The link between traffic-related air pollution and neurologic disease?


Pamela Lein and Rhianna Morgan discuss organosulfates and the growing connection between air pollution and neurologic disease

The World Health Organization (WHO) estimates that traffic-related air pollution (TRAP) caused by gasoline and diesel emissions from automobiles, trucks, locomotives, ships and airplanes is responsible for more than 1 million premature deaths annually. It is widely accepted that adverse health consequences associated with TRAP include pulmonary disease (asthma, lung cancer and reduced lung capacity) and cardiovascular disease (myocardial infarction, hypertension). However, there is growing recognition that TRAP also has adverse impacts on the brain. Recent epidemiologic studies have identified a positive correlation between exposure to TRAP and increased occurrence of neurodevelopmental disorders, including autism spectrum disorders and attention deficit hyperactivity disorders (ADHD), and neurodegenerative disease, such as Alzheimer’s disease and Parkinson’s disease. Data emerging from toxicologic studies in animal models support a causal link between TRAP exposure and neurotoxic outcomes. However, which component(s) in TRAP disrupt normal brain development and/or promote neurodegeneration remain unknown.

TRAP is a complex mixture of pollutants. These include pollutants in tailpipe emissions from internal combustion engines, such as particulate matter (PM), gases (carbon monoxide, nitrogen oxides or NOx, and benzene), as well as evaporative emissions from vehicles that interact with chemicals in the air to form hazardous substances, such as ozone and NO2. TRAP also includes brake and tire debris, and road dust. Research on TRAP-associated neurologic disease has largely focused on PM. PM is classified according to particle size, and the particle sizes of particular health concern are those with diameters equal to or less than 2.5 micrometers (PM2.5).  When inhaled, PM2.5 readily crosses cell membranes into blood vessels whereupon these particles can access all organs of the body, including the brain. In addition, ultrafine particulate matter with particle diameters equal to or less than 0.1 micrometers, can be taken up by olfactory nerves that innervate the nasal cavity and transported directly to the brain. PM can trigger inflammatory responses in the brain, referred to as neuroinflammation, and because chronic neuroinflammation has been linked to neurologic disease, it is hypothesized that TRAP adversely impacts the brain by triggering sustained neuroinflammation. This hypothesis is being actively explored by a number of research laboratories around the world.

However, an ongoing collaborative study between research scientists at the University of California at Davis (UCD) and the University of Iowa (UI) suggests that organosulfates associated with PM2.5 may cause neurotoxicity independent of neuroinflammatory mechanisms. Organosulfates make up 4-30% of the overall PM2.5 mass. Their abundance reflects the fact that sulfur is a ubiquitous constituent of fossil fuels, and all fossil fuel combustion processes emit organosulfates. The concentrations of airborne organosulfates are, therefore, much higher in vehicle emissions, and by extension, in areas adjacent to heavy traffic. Analysis of TRAP samples by UI researchers identified hydroxyacetone sulfate, glycolic acid sulfate, 2-methyltetrol sulfate and hydroxyethyl sulfate as abundant organosulfates in TRAP. UI investigators synthesized these and other organosulfates commonly found in PM2.5 for UCD investigators to test for neurotoxicity using state-of-the-art in vitro screening methods. The UCD researchers observed that several organosulfates caused changes in neurons cultured from rat brains similar to those observed in the brains of humans with neurodevelopmental disorders and neurodegenerative diseases. These included concentration-dependent changes in apoptotic cell death, and in the morphology of dendrites, the neuronal processes that receive information from upstream cells in neural circuits. Overall, this collaborative study demonstrates that organosulfates may contribute to the neurotoxicity associated with TRAP exposures. The identification of specific neurotoxic constituents found in TRAP provides important insight regarding approaches for mitigating risks associated with TRAP, and will be important in guiding policy decisions to protect the developing and aging human brain.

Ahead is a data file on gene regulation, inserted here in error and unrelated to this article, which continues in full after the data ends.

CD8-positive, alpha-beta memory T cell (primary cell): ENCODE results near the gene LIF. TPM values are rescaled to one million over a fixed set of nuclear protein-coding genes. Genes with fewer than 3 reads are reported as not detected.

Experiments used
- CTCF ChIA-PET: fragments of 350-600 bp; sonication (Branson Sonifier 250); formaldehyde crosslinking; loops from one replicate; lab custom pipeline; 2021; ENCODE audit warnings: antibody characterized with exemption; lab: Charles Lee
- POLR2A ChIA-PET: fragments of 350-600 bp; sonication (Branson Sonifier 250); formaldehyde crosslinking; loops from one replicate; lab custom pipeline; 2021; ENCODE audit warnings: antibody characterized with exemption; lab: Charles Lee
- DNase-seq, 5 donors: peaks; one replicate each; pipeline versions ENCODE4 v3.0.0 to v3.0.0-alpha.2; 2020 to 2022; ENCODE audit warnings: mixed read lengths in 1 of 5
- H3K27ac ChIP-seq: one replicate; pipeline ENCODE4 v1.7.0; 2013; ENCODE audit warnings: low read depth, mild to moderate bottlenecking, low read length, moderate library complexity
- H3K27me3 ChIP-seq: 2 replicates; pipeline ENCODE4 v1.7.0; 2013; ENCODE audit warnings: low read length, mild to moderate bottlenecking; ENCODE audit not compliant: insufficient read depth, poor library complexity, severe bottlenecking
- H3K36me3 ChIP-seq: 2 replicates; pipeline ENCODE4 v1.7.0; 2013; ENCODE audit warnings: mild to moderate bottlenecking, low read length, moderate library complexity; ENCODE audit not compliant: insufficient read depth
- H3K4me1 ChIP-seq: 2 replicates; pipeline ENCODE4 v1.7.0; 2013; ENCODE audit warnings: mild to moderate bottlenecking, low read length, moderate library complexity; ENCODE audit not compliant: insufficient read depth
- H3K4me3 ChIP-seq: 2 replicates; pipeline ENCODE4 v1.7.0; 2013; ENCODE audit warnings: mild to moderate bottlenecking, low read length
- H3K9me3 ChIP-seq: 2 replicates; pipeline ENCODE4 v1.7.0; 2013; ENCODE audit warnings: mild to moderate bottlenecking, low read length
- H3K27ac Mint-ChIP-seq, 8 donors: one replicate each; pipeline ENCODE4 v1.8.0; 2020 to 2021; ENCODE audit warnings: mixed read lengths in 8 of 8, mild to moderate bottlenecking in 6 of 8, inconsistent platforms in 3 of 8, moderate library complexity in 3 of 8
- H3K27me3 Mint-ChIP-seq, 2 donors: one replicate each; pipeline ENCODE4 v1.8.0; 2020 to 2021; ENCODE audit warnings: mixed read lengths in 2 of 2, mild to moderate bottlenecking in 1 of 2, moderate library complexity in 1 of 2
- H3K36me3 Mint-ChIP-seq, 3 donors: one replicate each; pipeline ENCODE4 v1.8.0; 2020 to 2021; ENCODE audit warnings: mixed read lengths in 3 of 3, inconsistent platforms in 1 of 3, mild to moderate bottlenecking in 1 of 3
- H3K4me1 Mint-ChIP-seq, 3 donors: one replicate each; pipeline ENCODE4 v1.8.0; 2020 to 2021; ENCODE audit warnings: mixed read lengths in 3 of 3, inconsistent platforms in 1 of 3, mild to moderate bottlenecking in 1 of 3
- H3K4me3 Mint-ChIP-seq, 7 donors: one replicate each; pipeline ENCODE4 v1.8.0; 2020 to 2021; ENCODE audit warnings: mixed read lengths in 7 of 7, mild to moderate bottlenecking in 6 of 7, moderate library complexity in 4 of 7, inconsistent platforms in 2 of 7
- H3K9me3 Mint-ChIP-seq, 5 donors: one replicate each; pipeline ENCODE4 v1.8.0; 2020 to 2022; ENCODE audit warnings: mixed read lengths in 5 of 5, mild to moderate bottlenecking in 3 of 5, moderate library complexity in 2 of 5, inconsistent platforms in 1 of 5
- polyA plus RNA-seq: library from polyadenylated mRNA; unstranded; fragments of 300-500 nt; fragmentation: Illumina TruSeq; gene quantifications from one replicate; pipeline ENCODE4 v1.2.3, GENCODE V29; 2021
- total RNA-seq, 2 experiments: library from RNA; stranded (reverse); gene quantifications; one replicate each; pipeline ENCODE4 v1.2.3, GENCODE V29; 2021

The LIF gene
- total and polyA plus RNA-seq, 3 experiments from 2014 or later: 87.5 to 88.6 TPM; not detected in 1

Rhianna K. Morgan, PhD

Postdoctoral Scholar

University of California, Davis




Pamela J. Lein, PhD


University of California, Davis

Tel: +1 530 752 1970




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